Cinch Bug Lawn Symptoms And Home Remedy

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Cinch Bug Lawn Symptoms And Home Remedy

You do everything right. You water, fertilize and mow with a methodical approach yet you find these circular yellow spots on you lawn. More than likely you have cinch bugs.

These nasty things will eat away at your grass sucking the juice right out of it then leave behind a poison that kills. They are most common in the South, East and Midwest. They love St. Augustine grass, Kentucky Bluegrass and Bent grass. They also like highly fertilized grass, and this is another reason I say too much fertilizing can be harmful.

Well, here’s a way you can test and verify if these pests have invaded. Take a teaspoon of liquid detergent, dish or laundry, and mix it with a quart of water. Then remove both ends of a tin can to make a tin tube. Push one end of the tin tube into the ground, about 2-3 inches. Then pour about 1 cup of the solution into the can. Wait about 5-10 minutes and watch for anything climbing or floating to the surface. You may be surprised at what you see coming up.

They tend to infest when there is a thick thatch, poor nitrogen content and lack of water. They usually appear during dry spells. They’ll colonize in the hottest and driest parts of your lawn. It may be difficult to distinguish drought damage from cinch bugs, but the “can” test will tell the tale.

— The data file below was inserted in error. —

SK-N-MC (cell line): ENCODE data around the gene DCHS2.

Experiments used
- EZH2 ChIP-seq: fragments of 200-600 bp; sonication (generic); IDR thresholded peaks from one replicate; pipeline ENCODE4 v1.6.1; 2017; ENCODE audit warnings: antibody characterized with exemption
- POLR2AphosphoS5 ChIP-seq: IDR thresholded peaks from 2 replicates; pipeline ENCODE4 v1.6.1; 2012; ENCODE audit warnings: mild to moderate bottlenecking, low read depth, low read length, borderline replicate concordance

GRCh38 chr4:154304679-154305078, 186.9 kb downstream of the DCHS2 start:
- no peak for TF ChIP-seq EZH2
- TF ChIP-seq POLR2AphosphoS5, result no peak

There’s a simple, cheap and very effective home remedy for removing cinch bugs. In the Pest Control Pages at The Little Green I have provided a modest recipe for insecticidal soap. In the mid-section of the “Yellow patches in my lawn” article there’s a cinch bug home remedy removal procedure that will allow you to rid yourself of these suckers. It’s cheap, quick and effective. If you choose to do this procedure you’ll want to grab the kids and gather the neighbors because it’s quite entertaining.

You can also try Scott’s Bug-B-Gone insect killer for lawns that will work great; just follow the instructions.

As another option, and if you’re wanting to use what’s around the house and relatively less expensive, make the insecticidal soap I mentioned above and add 4 teaspoons of isopropyl rubbing alcohol. Pour it into a spray bottle that you have labeled explicitly and spray the infected areas every 3 days for 2 weeks. This should take care of the little pests.

Taking preventative measures is always the best way to keep them out. To do so make sure your thatch layer never gets any thicker than 1/4 inch, keep your lawn moist and well watered and try to avoid over fertilizing.

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